Central Tendency of Sample Means
As was shown earlier (Advantages of SPC: feedback, the use of individual output measurements as the basis for process adjustment is inappropriate. How, then, should the need for adjustment (and the amount of adjustment) be determined?
We can take advantage of the behaviour of the mean values of samples, as described in the central limit theorem:
If random samples of size n are taken from any population having a mean µ and a standard deviation σ, the probability distribution of the sample means approaches a normal distribution of mean µ and standard error s = σ/√n as n becomes very large. To appreciate the significance of this, consider the pharmaceutical process example. If a large number of samples, each of nine tablets (i.e. n = 9), are weighed and the means of the samples calculated, their distribution will approximate a normal distribution of mean 505.48 mg (µ) and standard error 1.82 mg (s= σ//√n = 5.45/3) This is illustrated in this figure.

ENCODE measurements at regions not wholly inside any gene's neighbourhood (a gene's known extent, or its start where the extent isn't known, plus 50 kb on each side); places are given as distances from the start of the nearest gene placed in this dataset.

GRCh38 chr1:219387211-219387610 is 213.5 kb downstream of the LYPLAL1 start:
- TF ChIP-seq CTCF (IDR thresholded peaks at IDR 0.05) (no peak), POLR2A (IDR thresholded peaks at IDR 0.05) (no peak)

Because the sample means cluster more closely around the population mean than the individual measurements, they provide a sensitive measure of any tendency for the process mean to drift out of control.